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Prickly, awkward, hardline... even a great unionist like Lord Trimble is cruelly caricatured

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Amid the deserved lauding of Lord Trimble’s courage as an architect of the Good Friday Agreement, there’s been a persistent narrative about his personality: “short-tempered”, “prickly”, “awkward”, “lacking social skills” and of course that old favourite only applied to unionism, “hardline”.

The shorthand is of someone who did the right thing almost against their will and nature. Of a man with few likeable qualities who nevertheless in death must be accorded our begrudging admiration and thanks.

Many of these observations amount to crass caricature rather than a full character assessment. Anyone can be fractious, but they’ll exhibit many other qualities, quirks and traits. This was undoubtedly the case with Lord Trimble, as I discovered in various in-depth interviews.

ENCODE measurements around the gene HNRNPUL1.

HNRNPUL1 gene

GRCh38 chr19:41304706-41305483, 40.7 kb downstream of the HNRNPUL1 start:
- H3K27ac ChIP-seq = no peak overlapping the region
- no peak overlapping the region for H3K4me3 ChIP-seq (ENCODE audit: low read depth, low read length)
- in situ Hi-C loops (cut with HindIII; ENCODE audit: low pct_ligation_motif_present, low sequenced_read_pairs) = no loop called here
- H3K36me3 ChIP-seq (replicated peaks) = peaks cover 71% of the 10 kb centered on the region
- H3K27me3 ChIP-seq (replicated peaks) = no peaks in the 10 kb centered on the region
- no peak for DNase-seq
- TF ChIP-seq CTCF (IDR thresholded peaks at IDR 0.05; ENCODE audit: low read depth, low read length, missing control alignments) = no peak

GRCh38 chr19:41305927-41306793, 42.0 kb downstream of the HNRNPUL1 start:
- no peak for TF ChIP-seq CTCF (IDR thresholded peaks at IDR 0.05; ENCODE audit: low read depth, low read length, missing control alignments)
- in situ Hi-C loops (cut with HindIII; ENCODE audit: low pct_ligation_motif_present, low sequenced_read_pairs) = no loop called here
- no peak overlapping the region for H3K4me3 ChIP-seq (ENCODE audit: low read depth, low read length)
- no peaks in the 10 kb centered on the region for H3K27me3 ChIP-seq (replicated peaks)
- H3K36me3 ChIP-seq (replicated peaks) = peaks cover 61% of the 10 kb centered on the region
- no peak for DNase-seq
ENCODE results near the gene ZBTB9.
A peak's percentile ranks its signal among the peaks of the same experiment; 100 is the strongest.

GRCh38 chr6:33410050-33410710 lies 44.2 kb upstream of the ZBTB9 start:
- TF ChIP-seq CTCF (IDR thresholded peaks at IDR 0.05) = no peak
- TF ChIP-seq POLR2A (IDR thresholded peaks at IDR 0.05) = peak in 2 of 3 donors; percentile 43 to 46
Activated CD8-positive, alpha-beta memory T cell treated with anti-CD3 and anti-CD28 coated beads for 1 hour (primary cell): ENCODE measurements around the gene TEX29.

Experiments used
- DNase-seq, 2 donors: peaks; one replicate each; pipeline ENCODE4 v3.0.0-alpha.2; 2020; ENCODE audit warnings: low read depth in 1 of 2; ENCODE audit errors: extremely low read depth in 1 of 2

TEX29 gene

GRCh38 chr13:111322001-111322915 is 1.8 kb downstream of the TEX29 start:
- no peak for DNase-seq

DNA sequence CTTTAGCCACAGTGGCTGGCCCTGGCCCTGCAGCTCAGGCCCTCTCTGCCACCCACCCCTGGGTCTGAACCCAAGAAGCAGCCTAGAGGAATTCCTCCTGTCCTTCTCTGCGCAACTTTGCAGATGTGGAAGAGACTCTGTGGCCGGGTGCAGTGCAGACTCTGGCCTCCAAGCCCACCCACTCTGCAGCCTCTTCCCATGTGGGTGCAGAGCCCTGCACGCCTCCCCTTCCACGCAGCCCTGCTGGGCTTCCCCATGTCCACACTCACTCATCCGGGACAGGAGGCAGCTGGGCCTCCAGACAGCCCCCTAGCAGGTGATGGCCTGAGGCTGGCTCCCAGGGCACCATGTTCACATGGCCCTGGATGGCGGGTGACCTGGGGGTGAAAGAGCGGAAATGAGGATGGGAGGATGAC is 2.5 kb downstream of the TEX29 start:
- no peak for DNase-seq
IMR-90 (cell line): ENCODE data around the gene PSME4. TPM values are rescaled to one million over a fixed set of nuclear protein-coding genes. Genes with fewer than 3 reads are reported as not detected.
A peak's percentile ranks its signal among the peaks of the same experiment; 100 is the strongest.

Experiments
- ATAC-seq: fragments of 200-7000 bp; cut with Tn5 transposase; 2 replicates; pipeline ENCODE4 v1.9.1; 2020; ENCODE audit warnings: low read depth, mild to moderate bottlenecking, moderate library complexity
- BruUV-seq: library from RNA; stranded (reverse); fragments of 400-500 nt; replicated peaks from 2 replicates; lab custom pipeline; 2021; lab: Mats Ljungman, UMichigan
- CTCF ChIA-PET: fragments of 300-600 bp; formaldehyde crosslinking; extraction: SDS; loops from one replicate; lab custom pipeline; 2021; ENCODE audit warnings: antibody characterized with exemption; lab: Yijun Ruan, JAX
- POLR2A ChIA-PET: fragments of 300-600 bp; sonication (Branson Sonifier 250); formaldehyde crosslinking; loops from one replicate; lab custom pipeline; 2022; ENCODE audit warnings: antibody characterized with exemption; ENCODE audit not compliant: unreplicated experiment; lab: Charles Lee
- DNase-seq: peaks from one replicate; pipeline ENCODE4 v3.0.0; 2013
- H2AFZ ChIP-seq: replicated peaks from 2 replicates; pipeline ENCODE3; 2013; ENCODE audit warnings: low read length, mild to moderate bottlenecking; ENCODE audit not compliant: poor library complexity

One encounter, at UUP HQ in Glengall Street, Belfast, took place days before the crunch Assembly election in June 1998. Despite being under immense pressure, Trimble moved easily from astute political analysis to anecdotes of family holidays, driving through Europe. He was a major player in the peace process, but he was also a father-of-four with a life away from the public eye.

Trimble’s love of opera was known, but his wife, Daphne, revealed to me he was a huge Elvis fan. He read Brian Moore novels and enjoyed fine wine. Recently his UUP councillor son, Nicholas, told me Dolly Parton and Garth Brooks were favourites too. He spoke warmly of a dad engulfed by political drama, yet also one whom he could talk to about anything. It was quite the childhood — protesters outside their home........

© Belfast Telegraph

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